Tables
Right Arithmetical Triangle

The standard version of this triangle shows more clearly how each number is derived, but this format is slightly handier for displaying certain properties. In the lefthand column, as before, is given the row name, and in the righthand column, the corresponding sum of all numbers in that row. For any row n, this sum turns out to be equal to 2*n. That is, a power series (such as 2*n) can be derived not only by multiplication, but also by a complicated process of addition of strings of related numbers.

Triangle

n
Binomial Coefficients for (p + q)*n
2*n
0
1
1
1
1
1
2
2
1
2
1
4
3
1
3
3
1
8
4
1
4
6
4
1
16
5
1
5
10
10
5
1
32
6
1
6
15
20
15
6
1
64
7
1
7
21
35
35
21
7
1
128
8
1
8
28
56
70
56
28
8
1
256
9
1
9
36
84
126
126
84
36
9
1
512
10
1
10
45
120
210
252
210
120
45
10
1
1024
11
1
11
55
165
330
462
462
330
165
55
11
1
2048
12
1
12
66
220
495
792
924
792
495
220
66
12
1
4096
13
1
13
78
286
715
1287
1716
1716
1287
715
286
78
13
1
8192
14
1
14
91
364
1001
2002
3003
3432
3003
2002
1001
364
91
14
1
16384
15
1
15
105
455
1365
3003
5005
6435
6435
5005
3003
1365
455
105
15
1
32768
16
1
16
120
560
1820
4368
8008
11440
12870
11440
8008
4368
1820
560
120
16
1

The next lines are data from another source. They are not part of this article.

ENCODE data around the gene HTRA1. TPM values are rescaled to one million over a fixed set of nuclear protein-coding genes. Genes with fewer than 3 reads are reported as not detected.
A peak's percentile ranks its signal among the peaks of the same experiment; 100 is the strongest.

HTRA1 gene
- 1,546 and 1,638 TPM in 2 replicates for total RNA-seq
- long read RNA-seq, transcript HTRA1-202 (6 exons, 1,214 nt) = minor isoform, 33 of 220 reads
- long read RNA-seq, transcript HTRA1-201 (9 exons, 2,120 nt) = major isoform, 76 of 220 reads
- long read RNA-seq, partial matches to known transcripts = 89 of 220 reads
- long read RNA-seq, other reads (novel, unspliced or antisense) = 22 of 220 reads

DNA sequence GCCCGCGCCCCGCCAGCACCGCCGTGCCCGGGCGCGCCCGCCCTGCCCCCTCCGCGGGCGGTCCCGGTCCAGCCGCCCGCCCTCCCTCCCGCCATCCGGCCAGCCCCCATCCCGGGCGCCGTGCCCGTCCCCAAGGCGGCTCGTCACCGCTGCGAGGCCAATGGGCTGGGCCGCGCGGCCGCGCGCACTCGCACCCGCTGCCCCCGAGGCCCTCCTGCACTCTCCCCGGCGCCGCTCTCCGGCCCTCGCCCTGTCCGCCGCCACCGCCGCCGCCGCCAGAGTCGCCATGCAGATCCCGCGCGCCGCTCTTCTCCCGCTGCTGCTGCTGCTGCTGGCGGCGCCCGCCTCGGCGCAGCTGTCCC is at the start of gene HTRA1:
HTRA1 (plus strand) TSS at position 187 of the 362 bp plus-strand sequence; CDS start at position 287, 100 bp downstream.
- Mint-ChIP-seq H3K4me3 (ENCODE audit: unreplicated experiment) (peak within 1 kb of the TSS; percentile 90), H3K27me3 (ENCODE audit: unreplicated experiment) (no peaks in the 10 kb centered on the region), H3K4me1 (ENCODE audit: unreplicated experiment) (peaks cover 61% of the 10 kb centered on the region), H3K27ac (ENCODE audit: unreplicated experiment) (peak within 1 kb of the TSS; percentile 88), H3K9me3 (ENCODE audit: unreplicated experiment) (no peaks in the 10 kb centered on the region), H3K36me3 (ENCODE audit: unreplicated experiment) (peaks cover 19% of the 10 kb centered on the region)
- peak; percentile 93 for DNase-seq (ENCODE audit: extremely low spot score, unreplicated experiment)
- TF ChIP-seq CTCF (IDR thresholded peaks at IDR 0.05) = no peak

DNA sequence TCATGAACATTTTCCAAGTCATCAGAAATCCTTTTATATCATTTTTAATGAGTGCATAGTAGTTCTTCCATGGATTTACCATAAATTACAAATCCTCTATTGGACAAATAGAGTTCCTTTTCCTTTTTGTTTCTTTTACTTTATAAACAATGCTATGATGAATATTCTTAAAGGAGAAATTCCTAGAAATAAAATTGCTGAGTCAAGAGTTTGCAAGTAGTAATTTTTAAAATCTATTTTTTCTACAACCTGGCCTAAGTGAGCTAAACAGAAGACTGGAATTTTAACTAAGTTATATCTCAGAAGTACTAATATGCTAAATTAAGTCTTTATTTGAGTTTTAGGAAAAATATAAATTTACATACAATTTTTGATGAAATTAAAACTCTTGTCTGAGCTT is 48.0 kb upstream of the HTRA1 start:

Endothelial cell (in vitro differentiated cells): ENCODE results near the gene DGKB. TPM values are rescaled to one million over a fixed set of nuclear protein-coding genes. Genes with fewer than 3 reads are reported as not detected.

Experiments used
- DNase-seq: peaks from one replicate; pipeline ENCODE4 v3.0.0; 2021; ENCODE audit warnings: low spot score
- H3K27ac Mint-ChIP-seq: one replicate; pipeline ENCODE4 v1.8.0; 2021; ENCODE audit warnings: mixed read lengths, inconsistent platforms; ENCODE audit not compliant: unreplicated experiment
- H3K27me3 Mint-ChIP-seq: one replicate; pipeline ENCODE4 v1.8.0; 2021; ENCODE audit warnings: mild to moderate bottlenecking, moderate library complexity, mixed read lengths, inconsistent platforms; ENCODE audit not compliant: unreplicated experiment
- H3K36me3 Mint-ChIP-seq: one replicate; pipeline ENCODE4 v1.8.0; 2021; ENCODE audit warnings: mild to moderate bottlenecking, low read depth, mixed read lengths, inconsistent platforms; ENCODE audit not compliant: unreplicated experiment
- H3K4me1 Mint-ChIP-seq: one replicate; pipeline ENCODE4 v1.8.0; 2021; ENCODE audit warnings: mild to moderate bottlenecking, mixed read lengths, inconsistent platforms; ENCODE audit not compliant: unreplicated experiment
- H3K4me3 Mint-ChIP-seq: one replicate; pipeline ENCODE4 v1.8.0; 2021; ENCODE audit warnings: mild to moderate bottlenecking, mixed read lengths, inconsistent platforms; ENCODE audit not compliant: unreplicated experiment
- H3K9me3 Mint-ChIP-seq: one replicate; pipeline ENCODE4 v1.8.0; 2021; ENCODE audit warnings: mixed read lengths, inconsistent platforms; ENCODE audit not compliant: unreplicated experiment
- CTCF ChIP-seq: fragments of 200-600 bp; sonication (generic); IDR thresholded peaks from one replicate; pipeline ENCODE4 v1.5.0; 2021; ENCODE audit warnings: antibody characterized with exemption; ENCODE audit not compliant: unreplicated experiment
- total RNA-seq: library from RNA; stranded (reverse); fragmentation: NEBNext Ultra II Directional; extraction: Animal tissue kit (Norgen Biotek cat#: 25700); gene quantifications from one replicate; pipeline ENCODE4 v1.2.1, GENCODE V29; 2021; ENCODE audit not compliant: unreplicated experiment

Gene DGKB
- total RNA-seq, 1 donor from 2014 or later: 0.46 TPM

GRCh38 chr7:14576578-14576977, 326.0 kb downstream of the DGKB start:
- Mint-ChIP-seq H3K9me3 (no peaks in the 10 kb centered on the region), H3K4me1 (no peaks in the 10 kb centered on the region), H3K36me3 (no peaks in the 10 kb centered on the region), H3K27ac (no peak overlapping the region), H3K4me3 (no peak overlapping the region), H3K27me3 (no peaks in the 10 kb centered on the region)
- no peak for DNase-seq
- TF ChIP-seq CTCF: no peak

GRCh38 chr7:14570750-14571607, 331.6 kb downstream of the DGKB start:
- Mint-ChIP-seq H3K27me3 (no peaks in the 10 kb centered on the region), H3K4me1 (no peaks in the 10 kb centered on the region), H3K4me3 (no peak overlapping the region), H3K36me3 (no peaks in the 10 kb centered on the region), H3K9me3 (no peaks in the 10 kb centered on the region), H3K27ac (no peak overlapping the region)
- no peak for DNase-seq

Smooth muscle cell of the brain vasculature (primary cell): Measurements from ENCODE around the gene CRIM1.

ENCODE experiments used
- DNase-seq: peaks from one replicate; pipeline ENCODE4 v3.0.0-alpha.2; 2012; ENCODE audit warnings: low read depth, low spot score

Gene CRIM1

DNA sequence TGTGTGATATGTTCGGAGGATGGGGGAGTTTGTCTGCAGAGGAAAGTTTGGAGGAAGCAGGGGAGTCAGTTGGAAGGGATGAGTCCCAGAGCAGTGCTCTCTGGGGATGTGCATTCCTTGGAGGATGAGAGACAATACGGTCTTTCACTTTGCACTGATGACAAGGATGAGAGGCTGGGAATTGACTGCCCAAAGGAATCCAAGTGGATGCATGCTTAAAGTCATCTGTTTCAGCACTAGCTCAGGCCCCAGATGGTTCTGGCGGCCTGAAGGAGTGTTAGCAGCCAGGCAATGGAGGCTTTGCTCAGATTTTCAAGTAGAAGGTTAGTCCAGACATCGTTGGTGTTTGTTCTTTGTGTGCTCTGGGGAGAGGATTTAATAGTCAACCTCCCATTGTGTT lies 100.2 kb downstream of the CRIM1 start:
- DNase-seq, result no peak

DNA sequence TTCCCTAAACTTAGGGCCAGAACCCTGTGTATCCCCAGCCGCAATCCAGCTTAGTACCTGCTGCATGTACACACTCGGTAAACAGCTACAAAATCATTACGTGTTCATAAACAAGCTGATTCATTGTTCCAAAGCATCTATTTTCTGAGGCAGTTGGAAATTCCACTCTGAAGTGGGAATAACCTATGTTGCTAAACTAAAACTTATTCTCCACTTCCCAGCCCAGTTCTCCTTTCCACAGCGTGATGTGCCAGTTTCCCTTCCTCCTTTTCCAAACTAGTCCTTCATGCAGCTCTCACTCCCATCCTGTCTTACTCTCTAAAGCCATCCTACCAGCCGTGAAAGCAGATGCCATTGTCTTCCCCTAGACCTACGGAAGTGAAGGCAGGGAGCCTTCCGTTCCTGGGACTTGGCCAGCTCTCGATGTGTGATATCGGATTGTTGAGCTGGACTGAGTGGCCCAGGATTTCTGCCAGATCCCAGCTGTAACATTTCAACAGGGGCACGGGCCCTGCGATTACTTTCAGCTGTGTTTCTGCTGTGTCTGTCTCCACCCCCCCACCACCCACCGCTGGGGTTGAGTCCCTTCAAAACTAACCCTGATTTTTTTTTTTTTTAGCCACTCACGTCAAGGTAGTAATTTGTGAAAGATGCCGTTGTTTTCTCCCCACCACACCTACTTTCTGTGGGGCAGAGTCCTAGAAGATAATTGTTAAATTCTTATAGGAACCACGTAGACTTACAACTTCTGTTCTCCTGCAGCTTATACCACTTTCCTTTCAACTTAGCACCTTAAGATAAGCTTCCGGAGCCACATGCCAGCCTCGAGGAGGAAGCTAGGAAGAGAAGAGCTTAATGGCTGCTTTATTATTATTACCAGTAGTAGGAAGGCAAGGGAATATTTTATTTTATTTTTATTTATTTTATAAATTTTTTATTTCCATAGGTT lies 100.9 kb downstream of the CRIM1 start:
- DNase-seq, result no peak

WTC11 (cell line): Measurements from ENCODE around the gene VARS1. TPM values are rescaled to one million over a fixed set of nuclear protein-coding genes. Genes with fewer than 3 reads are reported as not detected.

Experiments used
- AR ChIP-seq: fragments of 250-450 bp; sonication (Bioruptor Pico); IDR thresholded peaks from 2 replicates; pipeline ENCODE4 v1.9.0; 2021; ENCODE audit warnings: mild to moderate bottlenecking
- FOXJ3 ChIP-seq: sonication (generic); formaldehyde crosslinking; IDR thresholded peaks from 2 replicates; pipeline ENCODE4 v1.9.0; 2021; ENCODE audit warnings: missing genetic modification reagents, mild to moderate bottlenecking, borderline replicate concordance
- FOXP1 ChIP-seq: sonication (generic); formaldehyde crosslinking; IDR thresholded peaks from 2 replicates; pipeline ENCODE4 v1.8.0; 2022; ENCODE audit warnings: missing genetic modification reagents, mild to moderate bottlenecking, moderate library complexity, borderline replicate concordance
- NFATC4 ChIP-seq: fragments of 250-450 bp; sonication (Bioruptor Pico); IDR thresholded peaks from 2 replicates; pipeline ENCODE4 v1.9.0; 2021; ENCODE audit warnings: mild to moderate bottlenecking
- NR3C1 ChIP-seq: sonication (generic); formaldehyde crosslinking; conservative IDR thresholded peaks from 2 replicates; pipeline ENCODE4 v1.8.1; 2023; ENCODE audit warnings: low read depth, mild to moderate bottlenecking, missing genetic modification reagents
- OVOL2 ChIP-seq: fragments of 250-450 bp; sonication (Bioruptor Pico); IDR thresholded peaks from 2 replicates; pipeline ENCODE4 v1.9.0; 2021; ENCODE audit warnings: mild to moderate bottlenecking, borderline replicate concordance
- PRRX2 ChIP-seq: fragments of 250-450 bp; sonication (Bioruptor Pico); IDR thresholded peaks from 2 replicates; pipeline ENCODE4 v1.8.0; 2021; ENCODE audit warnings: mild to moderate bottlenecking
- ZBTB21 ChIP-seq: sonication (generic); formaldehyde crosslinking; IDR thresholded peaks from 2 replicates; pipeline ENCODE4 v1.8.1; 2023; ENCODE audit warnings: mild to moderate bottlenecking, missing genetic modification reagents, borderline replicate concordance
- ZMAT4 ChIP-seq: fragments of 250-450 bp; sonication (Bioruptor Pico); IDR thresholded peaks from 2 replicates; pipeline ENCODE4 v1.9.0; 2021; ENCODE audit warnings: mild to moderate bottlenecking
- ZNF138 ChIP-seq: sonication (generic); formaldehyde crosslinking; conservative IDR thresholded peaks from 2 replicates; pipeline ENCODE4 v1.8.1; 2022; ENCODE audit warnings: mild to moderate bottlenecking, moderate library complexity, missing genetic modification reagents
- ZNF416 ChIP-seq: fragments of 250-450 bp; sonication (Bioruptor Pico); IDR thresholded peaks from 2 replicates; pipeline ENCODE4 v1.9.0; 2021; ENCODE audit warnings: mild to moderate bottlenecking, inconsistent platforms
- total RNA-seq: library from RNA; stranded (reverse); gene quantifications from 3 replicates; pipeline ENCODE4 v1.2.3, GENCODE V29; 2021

65536
17
1
17
136
680
2380
6188
12376
19448
24310
24310
19448
12376
6188
2380
680
136
17
1
131072
18
1
18
153
816
3060
8568
18564
31824
43758
48620
43758
31824
18564
8568
3060
816
153
18
1
262144

Postscript

The diagonals on the basic triangle here appear as orthogonals, and it is thus easier to point out some of the curious features of the former diagonals, now the columns on the present chart.

  • Column 1 (1, 1, 1, . . ) is simply the elementary number 1, repeated indefinitely.
  • Column 2 (1, 2, 3, . . ) may thought of as the cumulative sum of Column 1. It is the familiar series of natural numbers.
  • Column 3 (1, 3, 6, 10, . . ) is in turn the cumulative sum of Column 2. This is what we have elsewhere called a summarial: the sum of the natural numbers up to a particular point. It is the additive analogue of the factorial (the product of the natural numbers, up to a particular point). These are also the triangular numbers.
  • Column 4 (1, 4, 10, 20, . . ) is the tetrahedral numbers.
  • Column 5 (1, 5, 15, 35, . . ) is another series of figurate numbers. Later columns are successively higher order figurate numbers.

The "strings of related numbers" in question are thus all possible series of figurate numbers, beginning with the minimal 1, 1, 1 (a figurate point), each offset one position from the last, and summed in columns (here, rows).

It was perhaps not to be expected from this definition that the sums in question would yield successive powers of 2.

For other remarkable properties of the triangle, viewers should directly consult Pascal, who is the master in this area.

Back to Tables Page

Contact The Project / Exit to Resources Page